Dr. Arianna Borrelli


Dr. Arianna Borrelli

Arianna Borrelli is a historian and philosopher of natural philosophy and modern science. The subjects of her research range from medieval mathematical cosmology to quantum theories, passing through early modern meteorology and classical mechanics.

Born in Rome, she studied physics, philosophy and history of science in Italy and Germany and has held research positions in theoretical high energy physics and in the  history and philosophy of science at various European institutions.  



What is a particle? Computer simulations and the theoretical practices of early high-energy physics

Methods of computer-aided data analysis, including Monte Carlo simulations, were introduced into high-energy physics in the 1950s, and historian Peter Galison (1997) has studied their impact on experimental practices, showing how simulations came to be regarded as experiments in their own right. I shall investigate how these techniques shaped theoretical practices and, in particular, I will ask how they contributed to transform the notion of “particle” around 1960. It was at that time that a group of high-energy phenomena observed since the early 1950s and known as “resonances” came to be regarded by the physics community as “particles” in their own right.

This shift was not motivated by specific discoveries, but rather due to a change of perspective in the community: “Most of the objects labelled N*, the pion-nucleon resonances [...] were well known eighteenth months ago. The fact that they appear here along with the longer-lived particles reflects more a change in outlook by high-energy physicists than an increase in experimental knowledge.” (G. R., Lynch, “Experimental data on new resonances” 1962)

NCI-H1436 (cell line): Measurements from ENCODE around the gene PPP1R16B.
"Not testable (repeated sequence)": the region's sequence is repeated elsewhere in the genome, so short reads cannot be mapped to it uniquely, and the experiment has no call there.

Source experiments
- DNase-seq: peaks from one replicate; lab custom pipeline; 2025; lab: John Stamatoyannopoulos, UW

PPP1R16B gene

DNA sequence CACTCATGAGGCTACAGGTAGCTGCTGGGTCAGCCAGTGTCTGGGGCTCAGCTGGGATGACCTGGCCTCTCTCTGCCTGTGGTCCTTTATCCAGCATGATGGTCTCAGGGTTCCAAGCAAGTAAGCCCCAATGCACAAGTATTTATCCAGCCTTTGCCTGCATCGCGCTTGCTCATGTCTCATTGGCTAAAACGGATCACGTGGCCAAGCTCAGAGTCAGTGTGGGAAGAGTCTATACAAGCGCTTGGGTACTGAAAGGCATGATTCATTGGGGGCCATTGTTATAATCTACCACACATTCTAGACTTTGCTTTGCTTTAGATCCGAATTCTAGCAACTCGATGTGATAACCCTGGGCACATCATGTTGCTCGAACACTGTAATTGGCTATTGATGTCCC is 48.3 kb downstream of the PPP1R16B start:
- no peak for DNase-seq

Indeed, until then the term “particle” had been reserved to those micro-physical entities which live at least long enough to leave tracks in detectors or trigger a counter. Instead, resonances are highly unstable constructs which cannot be detected directly and manifest themselves only as peaks or bumps in plots showing how the rate of a certain process varies with energy. From the 1960s onward, computer-aided data-analyses allowed to construct more and more of those plots, and soon resonances came to be referred to as a kind of particles. My working hypothesis is that in the scientific culture of the time the new computer-aided techniques (Monte Carlo simulations, best-fit procedures, numerical computations) came to be perceived as type of detector extending the human senses even further into the micro-physical realm, to make resonances visible - and thus eventually aiding them to “particle” status.

I plan to look closely at the historical sources relevant to this epistemic constellation, establishing which computer techniques were (or were not) involved in the shift, and how they role was discussed by physicists. This investigation is part of the DFG-funded project at which I am currently working at the TU Berlin and which bears the title: “Exploring the ‘dark ages’ of particle physics: isospin, strangeness and the formation of physical-mathematical concepts before the Standard Model  (1950-1965)“.